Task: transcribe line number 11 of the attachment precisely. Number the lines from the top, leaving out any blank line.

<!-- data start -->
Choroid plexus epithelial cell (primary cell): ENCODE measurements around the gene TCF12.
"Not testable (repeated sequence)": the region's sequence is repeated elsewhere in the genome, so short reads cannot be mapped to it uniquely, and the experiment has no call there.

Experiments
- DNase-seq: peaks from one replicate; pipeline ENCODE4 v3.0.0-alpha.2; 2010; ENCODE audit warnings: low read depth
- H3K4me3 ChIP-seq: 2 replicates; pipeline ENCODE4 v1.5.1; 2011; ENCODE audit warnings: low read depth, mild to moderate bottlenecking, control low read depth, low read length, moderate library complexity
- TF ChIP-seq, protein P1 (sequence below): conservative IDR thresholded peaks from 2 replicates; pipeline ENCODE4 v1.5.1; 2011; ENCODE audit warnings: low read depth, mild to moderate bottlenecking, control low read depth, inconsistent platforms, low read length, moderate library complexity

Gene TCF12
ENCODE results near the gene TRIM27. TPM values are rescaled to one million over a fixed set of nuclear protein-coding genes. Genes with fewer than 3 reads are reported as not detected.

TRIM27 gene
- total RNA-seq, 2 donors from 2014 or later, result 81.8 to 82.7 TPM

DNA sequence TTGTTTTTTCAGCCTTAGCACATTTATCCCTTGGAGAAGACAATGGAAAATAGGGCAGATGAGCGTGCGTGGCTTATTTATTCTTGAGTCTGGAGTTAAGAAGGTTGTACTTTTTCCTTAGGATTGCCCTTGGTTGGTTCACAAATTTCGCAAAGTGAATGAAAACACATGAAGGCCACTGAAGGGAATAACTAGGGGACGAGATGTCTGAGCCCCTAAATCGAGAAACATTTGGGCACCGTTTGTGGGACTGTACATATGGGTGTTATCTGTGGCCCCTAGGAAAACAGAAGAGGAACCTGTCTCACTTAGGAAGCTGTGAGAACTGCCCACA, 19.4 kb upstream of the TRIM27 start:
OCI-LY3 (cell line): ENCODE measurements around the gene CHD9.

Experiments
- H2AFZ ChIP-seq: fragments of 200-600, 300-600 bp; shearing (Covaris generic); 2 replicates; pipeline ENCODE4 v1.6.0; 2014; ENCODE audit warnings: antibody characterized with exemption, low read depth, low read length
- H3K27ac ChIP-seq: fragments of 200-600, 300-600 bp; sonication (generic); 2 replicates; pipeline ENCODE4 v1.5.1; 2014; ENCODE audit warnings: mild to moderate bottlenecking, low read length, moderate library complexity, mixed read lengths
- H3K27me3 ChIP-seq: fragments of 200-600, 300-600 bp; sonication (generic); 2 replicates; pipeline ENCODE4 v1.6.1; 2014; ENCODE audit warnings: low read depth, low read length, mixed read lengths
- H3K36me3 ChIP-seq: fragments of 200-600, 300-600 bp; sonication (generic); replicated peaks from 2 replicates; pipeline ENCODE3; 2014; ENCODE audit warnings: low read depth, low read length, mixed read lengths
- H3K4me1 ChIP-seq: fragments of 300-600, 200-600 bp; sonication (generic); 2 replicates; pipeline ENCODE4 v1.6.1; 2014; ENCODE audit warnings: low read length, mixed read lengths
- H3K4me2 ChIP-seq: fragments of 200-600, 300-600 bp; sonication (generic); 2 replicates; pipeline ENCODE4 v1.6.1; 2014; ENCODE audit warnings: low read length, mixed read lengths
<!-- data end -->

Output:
DNA sequence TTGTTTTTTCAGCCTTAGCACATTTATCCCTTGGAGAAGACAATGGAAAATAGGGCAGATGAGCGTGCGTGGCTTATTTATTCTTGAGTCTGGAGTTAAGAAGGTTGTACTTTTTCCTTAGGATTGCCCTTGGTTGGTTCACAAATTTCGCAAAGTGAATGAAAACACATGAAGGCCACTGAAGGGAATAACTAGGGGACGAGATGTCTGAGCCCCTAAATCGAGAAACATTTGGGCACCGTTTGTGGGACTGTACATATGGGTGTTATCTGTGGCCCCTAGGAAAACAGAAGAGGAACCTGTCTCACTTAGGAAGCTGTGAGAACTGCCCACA, 19.4 kb upstream of the TRIM27 start: